Photo right: The Petrified Bridge, circa 1908. Photo courtesy LOC. Above: Scenes of the painted desert. Photo courtesy NPS.
One thing you'll notice about Petrified Forest National Park might be something you hadn't expected; this place is prehistoric. When you've come for petrified logs, and not really knowing why they were petrified in the first place, the existence of Indian ruins, two million year old fossils, and the painted desert with its awesome colors and sometimes fog, comes as a pleasant surprise. Of course, some of you will know that before you visit, but for others, well ... it's a treat. Visiting Petrified Forest begins at one of the two entrance stations; from the north off Interstate 40 and the Painted Desert Visitor Center; from the south off Rt. 180 near the Rainbow Forest Museum. In either case, you can travel down the park road that connects the two and catch the sights along the way.
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Petrified Forest Then
And just how did those living trees turn into petrified forests? Well, we won't get into the specifics here, but let's just say that some two hundred million years ago, the trees were washed down an ancient river, buried quick, infused with volcanic ash, and became quartz. That's where you get the colors. For more detail, take one of the great walks and talks by the park rangers when onsite. There's a whole lot of history in the story, and you'll be witnessing the history, as well as listening, at every turn of the park, too.
The History- It's an archaelogical wonder, with artifacts dating back thousands of years, including those petrified trees plus objects from Hope and Navajo cultures, plus the Anasazi, Mogollon, and Sinagua sites. Puerco Pueblo, the ruins of the ancestral Puebloan, shows how their culture lived between 1200 and 1400 AD. It is located near the midpoint of the park. The Agate House, built from pieces of petrified wood, was built around 1100 AD. It is located in the area of the Rainbow Forest Museum.
How did Indian culture think of the petrified wood? For the Paiute they believed the logs were arrow shafts of the thunder god Shinuav. For the Navajo, they thought the logs were the bones of the monster Yietso.
But the history does not stop there, and for those that like a little modernity in their history, there in the history of the Civilian Conservation Corps and Route 66, plus the history of the park itself, which began as the Petrified Forest National Monument in 1906, before becoming a national park in 1962.
Photo above: Stereograph of petrified logs released by erosion at Petrified Forest National Park, 1909. Courtesy USGS and Library of Congress. Below: Petrified Wood at Blue Mesa. Courtesy National Park Service.
Petrified Forest Now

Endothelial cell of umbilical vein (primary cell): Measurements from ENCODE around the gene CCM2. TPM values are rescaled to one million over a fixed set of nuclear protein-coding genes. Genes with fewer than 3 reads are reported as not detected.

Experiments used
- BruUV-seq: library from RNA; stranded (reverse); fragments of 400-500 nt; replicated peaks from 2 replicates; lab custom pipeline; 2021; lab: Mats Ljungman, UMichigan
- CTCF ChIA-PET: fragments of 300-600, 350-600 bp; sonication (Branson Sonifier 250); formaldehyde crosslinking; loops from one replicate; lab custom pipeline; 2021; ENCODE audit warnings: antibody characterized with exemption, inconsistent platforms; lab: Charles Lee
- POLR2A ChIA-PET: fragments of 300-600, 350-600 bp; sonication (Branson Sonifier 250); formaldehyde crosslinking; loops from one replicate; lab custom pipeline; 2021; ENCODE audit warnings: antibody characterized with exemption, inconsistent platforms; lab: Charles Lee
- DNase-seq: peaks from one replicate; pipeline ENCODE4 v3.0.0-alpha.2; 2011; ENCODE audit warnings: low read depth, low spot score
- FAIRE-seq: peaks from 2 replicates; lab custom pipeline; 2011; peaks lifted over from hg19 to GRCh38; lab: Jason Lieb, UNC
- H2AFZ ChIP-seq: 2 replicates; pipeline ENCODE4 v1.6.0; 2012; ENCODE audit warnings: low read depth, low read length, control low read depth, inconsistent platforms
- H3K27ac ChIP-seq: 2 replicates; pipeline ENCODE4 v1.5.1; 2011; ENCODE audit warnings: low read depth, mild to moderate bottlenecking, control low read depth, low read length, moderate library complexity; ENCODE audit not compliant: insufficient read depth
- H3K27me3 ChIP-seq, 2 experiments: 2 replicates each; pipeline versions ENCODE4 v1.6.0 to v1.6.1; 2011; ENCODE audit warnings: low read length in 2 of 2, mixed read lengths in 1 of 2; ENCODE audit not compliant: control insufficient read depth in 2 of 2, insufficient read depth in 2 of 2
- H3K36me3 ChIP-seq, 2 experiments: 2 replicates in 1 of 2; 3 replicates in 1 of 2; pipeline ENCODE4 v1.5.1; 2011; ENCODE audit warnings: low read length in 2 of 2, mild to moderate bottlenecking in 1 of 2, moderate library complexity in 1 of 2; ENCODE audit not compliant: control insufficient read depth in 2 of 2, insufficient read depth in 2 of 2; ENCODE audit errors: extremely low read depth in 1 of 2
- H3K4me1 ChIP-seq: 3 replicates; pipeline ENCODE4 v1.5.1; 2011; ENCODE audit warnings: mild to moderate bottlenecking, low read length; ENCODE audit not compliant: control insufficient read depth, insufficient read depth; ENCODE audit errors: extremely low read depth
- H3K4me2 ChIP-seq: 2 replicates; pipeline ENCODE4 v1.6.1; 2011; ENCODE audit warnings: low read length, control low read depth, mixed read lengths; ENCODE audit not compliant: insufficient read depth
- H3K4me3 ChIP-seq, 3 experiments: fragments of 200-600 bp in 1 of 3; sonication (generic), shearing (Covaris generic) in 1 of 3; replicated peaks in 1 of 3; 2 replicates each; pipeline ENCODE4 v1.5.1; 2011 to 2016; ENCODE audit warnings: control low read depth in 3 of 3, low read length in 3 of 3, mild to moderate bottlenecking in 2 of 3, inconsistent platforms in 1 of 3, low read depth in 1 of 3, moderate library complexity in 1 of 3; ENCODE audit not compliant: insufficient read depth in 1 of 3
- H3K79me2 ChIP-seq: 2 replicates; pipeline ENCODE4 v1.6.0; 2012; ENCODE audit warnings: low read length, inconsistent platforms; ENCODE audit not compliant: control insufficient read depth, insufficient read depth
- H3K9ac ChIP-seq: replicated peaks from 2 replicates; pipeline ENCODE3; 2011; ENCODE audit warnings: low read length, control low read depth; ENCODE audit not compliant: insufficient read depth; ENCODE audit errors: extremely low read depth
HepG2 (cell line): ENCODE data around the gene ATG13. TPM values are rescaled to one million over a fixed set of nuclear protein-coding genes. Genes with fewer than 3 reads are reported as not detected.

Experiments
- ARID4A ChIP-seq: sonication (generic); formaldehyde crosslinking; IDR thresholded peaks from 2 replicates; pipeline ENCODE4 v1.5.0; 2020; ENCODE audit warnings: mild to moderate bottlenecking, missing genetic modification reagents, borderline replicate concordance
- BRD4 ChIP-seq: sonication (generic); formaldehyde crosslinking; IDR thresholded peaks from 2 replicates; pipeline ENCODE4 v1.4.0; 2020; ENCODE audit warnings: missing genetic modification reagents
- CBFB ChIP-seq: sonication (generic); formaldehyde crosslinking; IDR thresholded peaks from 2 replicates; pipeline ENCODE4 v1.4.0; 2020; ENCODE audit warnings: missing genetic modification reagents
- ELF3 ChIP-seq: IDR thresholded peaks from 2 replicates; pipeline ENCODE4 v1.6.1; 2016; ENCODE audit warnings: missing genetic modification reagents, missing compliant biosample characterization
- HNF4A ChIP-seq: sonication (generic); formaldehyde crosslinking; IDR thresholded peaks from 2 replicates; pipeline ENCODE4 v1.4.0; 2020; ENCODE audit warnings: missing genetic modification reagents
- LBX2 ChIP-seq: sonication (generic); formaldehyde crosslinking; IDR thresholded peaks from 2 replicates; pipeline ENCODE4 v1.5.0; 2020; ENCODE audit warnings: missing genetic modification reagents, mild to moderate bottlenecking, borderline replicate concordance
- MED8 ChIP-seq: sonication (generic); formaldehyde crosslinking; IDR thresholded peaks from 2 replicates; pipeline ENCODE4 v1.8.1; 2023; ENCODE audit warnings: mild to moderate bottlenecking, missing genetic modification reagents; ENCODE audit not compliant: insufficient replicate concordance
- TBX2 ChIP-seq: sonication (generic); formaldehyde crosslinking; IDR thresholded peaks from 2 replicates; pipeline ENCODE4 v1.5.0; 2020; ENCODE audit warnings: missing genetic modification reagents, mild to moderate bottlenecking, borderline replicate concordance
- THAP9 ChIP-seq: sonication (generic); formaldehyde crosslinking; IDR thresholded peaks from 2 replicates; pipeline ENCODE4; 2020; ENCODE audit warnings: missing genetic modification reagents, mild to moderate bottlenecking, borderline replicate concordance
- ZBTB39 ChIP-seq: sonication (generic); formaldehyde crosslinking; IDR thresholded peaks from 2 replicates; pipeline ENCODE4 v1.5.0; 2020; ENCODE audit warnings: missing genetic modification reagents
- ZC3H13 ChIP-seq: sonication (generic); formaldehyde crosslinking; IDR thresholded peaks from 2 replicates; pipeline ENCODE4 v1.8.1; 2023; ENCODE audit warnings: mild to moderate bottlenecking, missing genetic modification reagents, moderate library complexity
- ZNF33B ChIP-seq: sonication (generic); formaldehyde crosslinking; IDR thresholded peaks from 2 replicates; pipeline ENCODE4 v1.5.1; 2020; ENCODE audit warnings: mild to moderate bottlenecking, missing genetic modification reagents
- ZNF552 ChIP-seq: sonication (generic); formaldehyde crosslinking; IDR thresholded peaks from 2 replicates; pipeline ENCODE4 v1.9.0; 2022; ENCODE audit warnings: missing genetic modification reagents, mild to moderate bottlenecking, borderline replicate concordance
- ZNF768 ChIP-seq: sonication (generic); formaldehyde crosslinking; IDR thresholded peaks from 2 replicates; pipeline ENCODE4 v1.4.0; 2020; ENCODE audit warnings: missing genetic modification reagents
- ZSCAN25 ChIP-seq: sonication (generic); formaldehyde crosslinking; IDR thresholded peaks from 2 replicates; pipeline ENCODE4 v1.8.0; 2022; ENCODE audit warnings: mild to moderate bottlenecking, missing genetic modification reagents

Another surprise is that the ecosytem is not desert, but grassland. Somebody tell the Spanish explorer who named the place the Painted Desert that he may have been inaccurate. Today there are many sites to see and guided or unguided walks to take. From the Painted Desert Visitor Center to the Painted Desert Inn, from Route 66 to Puerco Pueblo ruins of a 100 room abode, to the forest of Crystal, Giant Logs, Long Logs, or a house made of petrified pieces, Petrified Forest National Park will provide a very different experience for most travelers, and probably a bit different than you thought before you came.
The Hikes - Six main trails take you to some of the best locations and range in difficulty and length.
Painted Desert Rim Trail - 1 mile.
Puerco Pueblo Trail - 0.3 mile. Takes you through the ruins of the 100 room pueblo, as well as petroglyphs.
Blue Mesa Trail - 1 mile. Moderate difficulty.
Crystal Forest Trial - 3/4 mile.
Giant Logs - Less than 1/2 mile. This is where the largest logs exist, including Old Faithful, which is nearly 10 feet wide.
Long Logs/Agate House Trails - 2.6 miles total, but can be walked separately. Near the Rainbow Forest Museum. The Agate House is built from pieces of petrified wood.
T-Shirts and Souvenirs
Petrified Forest T-Shirts and Souvenirs. Official gear from America's Best History or your favorite historic site or national park.
Things You Should Not Miss
1. Take a road trip down the park road between I40 and Rt. 180. It takes you past or near all the major sites, including the Puerco Pueblo ruins and the petrified wood. Distance 28 miles.
2. Take the time to watch the 20 minute film at the Painted Desert Visitor Center or the Rainbow Forest Museum, titled Timeless Impressions.
3. Don't miss the Giant Logs walk outside the Rainbow Forest Museum. It's less than a half mile long, but takes you past some of the biggest petrified wood around. One log, Old Faithful, is 10 feet wide. No, it doesn't sput steam, but that would be cool, wouldn't it! Now don't tell me you weren't thinking the same thing.
Photo above: One long log at Long Logs. Courtesy National Park Service.
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